By using a standard-based and open platform with Master Data Management capabilities, data delivered from suppliers can be imported via a single mechanism and no specific IT system is needed. The exchange of information across the whole supply chain can be automated which results in lower delivery and maintenance costs as well as higher quality. This will also prevent vendor lock-in for both manufacturers and suppliers, as open formats make it easier to migrate data and integrate tools.
Regardless of why or how your supply chain experiences data silos, they are an obstruction that leads to inefficiency and prevents your organization from reaching its full potential. Nonetheless, there are a number of best practices that can improve the fluidity of information exchange across your supply chain in a controlled and secure way.
It is time to open up the data silos with a focus on information, not just systems.
Our open standard-based collaboration hub — ShareAspace, is a great platform that incorporates the best practices to improve supply chain transparency, protect IP and avoid vendor lock-in. With more than 20 years of experience at Eurostep, ShareAspace is ideally placed to help companies form strong resilient value chains and get the most out of manufacturing collaborations.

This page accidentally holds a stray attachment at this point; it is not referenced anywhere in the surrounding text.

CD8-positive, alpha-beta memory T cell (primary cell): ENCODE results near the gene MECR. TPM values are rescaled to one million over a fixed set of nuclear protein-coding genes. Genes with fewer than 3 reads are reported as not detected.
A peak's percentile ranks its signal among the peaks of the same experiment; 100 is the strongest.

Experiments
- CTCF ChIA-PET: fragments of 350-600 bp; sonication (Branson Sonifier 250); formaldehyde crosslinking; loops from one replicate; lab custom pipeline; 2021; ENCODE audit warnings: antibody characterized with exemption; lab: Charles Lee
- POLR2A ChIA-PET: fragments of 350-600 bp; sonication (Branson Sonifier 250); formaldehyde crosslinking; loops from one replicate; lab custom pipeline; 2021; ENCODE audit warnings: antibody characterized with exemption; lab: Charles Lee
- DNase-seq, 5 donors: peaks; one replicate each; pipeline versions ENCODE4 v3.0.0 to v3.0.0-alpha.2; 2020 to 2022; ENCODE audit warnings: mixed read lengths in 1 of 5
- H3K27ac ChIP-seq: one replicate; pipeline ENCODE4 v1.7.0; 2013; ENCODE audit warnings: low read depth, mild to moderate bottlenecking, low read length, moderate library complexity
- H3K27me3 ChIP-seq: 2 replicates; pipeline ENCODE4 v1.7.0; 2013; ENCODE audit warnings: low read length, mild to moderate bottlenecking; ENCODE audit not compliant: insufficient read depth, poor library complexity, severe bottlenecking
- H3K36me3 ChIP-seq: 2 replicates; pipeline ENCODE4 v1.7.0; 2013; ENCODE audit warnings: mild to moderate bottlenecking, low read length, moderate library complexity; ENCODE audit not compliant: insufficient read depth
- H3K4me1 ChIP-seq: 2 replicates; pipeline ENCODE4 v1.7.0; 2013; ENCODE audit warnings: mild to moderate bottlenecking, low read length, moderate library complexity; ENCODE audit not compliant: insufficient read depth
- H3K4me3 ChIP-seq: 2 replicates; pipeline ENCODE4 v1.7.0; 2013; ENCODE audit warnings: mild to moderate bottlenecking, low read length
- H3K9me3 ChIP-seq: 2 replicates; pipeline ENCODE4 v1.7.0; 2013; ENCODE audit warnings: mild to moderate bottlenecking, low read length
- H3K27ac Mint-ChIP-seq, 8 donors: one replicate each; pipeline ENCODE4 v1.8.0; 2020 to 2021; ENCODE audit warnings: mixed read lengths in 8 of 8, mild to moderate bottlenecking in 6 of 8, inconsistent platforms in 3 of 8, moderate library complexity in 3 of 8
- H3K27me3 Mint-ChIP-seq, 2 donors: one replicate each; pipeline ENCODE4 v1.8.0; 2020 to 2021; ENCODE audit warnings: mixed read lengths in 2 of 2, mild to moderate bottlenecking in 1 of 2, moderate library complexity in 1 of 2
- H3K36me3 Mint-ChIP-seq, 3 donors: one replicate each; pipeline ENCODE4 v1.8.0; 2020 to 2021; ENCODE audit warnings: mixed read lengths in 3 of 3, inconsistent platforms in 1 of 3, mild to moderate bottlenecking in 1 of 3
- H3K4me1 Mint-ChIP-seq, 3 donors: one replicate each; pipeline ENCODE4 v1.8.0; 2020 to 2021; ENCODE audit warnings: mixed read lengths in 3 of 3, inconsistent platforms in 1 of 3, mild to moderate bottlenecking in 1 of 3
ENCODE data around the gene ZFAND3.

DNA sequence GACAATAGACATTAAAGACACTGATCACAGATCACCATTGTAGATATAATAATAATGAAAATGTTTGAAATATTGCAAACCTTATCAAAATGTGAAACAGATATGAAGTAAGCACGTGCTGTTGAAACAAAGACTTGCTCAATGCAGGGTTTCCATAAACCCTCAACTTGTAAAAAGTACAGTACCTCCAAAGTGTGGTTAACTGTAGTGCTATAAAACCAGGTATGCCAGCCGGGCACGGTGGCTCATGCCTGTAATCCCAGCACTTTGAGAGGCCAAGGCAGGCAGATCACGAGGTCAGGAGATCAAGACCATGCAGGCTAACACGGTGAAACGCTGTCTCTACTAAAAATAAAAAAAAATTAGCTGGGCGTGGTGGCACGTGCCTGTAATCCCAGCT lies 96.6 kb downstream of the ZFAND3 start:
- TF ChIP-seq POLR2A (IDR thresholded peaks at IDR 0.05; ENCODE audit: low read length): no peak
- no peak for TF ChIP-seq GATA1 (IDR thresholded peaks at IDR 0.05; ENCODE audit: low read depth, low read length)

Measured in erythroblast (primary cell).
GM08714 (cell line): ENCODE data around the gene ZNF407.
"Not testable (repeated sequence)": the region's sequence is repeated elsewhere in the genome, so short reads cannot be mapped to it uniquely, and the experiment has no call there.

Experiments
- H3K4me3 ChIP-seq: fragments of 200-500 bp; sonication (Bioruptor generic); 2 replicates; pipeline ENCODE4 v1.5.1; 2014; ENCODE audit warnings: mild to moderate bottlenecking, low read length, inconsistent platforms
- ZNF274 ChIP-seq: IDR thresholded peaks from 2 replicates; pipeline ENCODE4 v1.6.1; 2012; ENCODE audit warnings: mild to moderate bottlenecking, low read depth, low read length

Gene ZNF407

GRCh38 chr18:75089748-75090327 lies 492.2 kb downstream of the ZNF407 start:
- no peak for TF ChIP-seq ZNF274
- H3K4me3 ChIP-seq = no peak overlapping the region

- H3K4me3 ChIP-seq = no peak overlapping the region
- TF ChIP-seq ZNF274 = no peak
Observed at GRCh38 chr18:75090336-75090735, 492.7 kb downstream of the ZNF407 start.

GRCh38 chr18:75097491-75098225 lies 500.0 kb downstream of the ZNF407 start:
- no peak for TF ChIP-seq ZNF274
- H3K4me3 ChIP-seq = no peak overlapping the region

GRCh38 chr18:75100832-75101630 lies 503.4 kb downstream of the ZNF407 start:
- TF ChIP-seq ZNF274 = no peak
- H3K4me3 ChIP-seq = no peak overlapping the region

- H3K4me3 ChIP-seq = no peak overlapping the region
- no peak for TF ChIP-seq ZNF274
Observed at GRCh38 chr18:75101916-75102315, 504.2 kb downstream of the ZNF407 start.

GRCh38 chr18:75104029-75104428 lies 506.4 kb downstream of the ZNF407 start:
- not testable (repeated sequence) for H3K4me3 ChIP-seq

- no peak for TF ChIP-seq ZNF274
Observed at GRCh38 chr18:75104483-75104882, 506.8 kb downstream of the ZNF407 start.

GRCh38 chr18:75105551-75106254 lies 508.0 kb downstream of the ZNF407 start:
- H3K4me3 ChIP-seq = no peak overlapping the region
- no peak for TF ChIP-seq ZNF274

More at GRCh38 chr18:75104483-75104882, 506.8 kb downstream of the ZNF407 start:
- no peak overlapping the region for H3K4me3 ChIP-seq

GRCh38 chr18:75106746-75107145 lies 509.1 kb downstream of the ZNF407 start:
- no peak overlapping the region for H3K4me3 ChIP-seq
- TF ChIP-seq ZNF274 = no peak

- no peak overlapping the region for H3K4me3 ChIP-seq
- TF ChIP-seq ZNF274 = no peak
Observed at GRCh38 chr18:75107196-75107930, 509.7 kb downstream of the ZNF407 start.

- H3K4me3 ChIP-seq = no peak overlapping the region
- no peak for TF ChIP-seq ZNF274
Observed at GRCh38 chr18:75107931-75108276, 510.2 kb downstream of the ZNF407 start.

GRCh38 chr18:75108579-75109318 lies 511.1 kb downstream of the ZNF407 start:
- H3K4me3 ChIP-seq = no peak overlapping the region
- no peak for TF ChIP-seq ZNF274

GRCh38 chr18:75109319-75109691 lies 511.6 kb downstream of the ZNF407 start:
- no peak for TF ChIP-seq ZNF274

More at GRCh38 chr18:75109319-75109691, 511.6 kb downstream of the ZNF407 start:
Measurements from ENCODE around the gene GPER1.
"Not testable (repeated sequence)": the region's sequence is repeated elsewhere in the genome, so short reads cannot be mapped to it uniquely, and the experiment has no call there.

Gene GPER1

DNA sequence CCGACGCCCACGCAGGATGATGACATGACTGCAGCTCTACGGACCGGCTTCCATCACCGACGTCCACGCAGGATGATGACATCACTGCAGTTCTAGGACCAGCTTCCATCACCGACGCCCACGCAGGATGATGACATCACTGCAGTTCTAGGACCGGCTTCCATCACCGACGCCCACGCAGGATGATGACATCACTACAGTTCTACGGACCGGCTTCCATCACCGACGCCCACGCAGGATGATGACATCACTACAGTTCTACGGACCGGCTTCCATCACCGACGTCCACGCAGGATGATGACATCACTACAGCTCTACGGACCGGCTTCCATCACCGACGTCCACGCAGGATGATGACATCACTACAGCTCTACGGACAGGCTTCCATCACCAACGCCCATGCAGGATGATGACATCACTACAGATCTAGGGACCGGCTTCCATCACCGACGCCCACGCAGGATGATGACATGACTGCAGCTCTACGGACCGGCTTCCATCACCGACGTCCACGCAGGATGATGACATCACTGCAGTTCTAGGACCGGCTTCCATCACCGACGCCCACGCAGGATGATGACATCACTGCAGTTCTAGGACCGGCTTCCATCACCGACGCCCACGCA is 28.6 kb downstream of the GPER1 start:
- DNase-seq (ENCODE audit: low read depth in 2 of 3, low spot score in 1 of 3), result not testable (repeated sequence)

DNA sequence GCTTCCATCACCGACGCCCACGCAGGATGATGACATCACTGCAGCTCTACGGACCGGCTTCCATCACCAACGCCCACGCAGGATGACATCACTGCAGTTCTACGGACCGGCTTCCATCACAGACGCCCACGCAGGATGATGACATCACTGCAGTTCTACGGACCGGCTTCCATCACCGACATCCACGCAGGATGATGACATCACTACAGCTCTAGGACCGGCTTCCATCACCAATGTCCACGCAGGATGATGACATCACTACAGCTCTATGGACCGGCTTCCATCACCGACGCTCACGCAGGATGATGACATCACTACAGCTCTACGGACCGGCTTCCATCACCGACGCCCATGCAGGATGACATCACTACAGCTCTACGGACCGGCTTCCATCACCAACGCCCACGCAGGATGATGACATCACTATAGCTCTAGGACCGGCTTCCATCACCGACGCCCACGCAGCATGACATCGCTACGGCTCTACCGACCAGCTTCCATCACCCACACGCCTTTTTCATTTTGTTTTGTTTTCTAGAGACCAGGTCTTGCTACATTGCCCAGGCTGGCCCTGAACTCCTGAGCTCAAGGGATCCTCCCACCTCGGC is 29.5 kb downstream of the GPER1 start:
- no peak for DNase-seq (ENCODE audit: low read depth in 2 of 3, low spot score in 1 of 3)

Discover how you can get rid of your problem with data silos in record time by contacting us at firstname.lastname@example.org
In a supply chain, data silos occur when information is only accessible to a specific team or organization. Product complexity has doubled in the last 15 years, resulting in more suppliers, parts, and engineering changes, and thus more data sources that may be difficult to manage and synchronize. To eliminate supply chain data silos, organizations should use a single hub that integrates and consolidates data from the silos. When sharing data across the supply chain, it is critical to protect intellectual property. Employees must be trained on how to handle sensitive data, and a central hub for supplier collaboration with access control and granular storage can aid in data access control. Using standard-based data management platforms can also facilitate the elimination of data silos. Such a solution to remove data silos is Eurostep’s standard-based collaboration hub – ShareAspace – which can help improve supply chain transparency, protect IP, and avoid vendor lock-in.